4. Best use of medical resources – Most forms of non-PICC long-term IV access require the patient to undergo surgery in the operating room.  Surgery and anesthesia are risky for the patient as well as a tremendous commitment of hospital resources.  Traditional central lines require a physician to insert them.  A PICC, on the other hand, can be inserted by a specially trained Registered Nurse without any use of the operating room or general anesthesia.
  5. Low risk – When a physician places a subclavian line he always worries about the possibility puncturing the pleural cavity and consequently collapsing a lung.  This is a life-threatening event.  When a surgical team inserts an implanted port in the operating room, there are all the risks that go with anesthesia and surgery.   In contrast, insertion of a PICC is a relatively low-risk procedure.  The most serious risk of PICC insertion is that, as with ANY upper body central line, the catheter could be inserted too far, advancing into the heart and causing an irregular heartbeat.
  6. Early patient discharge – Since a PICC can be maintained in the home or outpatient clinic, a patient who requires 8 weeks of IV antibiotics can be discharged to home instead of spending the 8 weeks in the hospital.  This has many advantages, including patient comfort and sense of well-being, reduced risk of hospital acquired infections, and conservation of valuable hospital inpatient resources.
  7. Versatility – A PICC is versatile.  It is usually a dual-lumen device, so that multiple medications or fluids can be infused simultaneously.  It can be used to measure central venous pressure. It can be used to draw
With all these advantages, why are PICC lines not used more frequently?  That’s a good question! 
A PICC is usually inserted by a specially trained nurse right in your hospital room or in a hospital clinic.  However, if the nurse has difficulty with insertion or if special problems are anticipated, you may be sent to the interventional radiology department for insertion.
The nurse will clean your arm and employ sterile-procedure precautions, including a small sterile drape around the insertion site.
The nurse may use a portable ultrasound machine to find a vein in your upper arm.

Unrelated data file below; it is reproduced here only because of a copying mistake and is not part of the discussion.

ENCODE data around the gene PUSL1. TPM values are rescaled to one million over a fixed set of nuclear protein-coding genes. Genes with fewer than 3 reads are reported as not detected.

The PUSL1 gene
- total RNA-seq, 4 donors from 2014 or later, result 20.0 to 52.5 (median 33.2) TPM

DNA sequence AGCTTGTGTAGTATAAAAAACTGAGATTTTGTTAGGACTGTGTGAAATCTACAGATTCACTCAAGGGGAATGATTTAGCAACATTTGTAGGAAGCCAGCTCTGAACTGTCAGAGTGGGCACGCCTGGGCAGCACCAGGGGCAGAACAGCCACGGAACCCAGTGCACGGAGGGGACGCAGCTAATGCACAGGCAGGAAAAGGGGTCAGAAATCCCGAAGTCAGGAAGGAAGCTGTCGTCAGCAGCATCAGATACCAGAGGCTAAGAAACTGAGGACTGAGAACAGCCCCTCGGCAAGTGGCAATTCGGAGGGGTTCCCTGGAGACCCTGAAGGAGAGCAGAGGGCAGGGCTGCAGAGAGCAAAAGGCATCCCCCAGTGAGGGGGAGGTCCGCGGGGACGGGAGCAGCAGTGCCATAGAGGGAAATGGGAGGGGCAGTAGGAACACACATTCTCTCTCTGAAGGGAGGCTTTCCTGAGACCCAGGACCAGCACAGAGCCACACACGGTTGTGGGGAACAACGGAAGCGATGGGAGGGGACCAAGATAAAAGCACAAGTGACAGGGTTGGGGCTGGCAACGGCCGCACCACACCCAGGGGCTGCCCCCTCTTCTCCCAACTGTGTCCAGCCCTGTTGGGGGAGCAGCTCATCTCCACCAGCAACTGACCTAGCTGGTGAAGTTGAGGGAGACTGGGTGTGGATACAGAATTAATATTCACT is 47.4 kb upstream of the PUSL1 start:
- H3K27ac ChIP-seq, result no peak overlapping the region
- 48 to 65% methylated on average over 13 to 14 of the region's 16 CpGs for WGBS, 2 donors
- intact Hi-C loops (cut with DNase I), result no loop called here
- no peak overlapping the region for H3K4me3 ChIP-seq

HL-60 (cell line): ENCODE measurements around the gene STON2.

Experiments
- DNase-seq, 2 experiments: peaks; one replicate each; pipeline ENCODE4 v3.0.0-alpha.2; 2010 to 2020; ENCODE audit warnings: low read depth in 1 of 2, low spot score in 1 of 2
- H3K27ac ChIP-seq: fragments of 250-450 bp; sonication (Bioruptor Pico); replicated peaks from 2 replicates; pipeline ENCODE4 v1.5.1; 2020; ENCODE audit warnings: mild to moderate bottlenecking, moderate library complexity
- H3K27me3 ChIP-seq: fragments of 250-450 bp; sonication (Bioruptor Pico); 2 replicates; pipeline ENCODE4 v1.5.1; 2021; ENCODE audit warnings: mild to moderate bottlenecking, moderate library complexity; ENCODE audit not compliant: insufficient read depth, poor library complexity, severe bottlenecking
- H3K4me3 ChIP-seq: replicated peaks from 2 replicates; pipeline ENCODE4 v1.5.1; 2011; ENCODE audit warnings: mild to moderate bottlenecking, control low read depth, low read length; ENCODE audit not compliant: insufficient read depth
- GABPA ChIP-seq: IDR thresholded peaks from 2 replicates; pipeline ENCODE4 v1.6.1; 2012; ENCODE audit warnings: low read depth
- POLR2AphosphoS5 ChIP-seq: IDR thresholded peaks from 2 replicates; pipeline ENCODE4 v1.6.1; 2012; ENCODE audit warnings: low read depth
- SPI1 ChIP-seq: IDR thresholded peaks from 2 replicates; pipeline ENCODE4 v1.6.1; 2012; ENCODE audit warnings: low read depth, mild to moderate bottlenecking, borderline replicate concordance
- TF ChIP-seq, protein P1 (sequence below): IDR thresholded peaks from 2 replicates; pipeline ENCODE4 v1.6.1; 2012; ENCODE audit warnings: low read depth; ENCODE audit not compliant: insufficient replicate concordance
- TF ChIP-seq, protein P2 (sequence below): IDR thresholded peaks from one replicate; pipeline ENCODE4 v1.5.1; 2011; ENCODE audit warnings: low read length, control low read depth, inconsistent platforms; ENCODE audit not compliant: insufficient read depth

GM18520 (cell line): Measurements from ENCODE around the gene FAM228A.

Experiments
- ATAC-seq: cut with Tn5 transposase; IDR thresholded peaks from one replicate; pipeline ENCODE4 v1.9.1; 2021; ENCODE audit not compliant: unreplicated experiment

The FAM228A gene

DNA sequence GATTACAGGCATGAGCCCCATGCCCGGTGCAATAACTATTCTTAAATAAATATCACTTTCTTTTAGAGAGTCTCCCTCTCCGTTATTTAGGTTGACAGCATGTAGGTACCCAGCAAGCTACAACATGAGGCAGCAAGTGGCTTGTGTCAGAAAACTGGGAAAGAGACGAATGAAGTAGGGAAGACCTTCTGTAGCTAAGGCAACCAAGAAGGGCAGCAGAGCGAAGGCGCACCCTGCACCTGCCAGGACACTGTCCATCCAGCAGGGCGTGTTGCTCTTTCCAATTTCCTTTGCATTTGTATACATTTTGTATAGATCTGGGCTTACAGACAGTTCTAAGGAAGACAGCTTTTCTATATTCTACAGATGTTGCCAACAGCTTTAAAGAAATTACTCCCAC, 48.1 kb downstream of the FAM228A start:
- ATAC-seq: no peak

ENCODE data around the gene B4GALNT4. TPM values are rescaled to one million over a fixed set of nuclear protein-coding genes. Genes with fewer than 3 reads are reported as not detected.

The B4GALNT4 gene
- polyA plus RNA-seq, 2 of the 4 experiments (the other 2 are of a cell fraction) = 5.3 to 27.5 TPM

The nurse will administer a local numbing medication.  This will probably be an injection of lidocaine or lidocaine with epinephrine.
The nurse will measure your anatomy and may trim the PICC catheter to the correct length.
The nurse will insert an introducer needle into the vein and then guide the PICC line into the vein near your heart.
The nurse will secure the PICC in place with sutures or some other anchoring device.
You will then have a chest x-ray to be sure the PICC is in the correct location.
The nurse will cover the PICC site with a sterile dressing and a pressure bandage.  The dressing will be changed after 24 hours and then according to institutional policy – probably once or twice per week.
  • Long term treatments such as chemotherapy or IV antibiotics
  • Hyper alimentation
  • Repeated administration of blood products
  • Venous blood sampling
  • Measurement of CVP (central venous pressure)
There may be a little soreness at the insertion site for a couple of days.
There may be a little blood under the dressing around the insertion site for a day or two.  This is normal unless it is of large amount. 
  • Pain
  • Fever
  • Blood around the insertion site larger than a half-dollar in diameter.
  • Redness or swelling around the insertion site
  • Any breakage or tear in the PICC
  • Inability to flush the PICC
  • IV pump alarms even after you have flushed the PICC
  • IV fluid seems to leak out from around the insertion site
Rest your arm for a couple of days after the PICC has been inserted.  Then, while the PICC is in place, do not lift items heavier than 10 pounds or perform repetitive exercises with the PICC arm.
Do no immerse any part of the PICC in a bath or hot tub.  Do not go swimming.
Cover the PICC and insertion site with plastic before you shower and keep them dry.
Follow all PICC care instructions that you receive from your home-health nurse or clinic.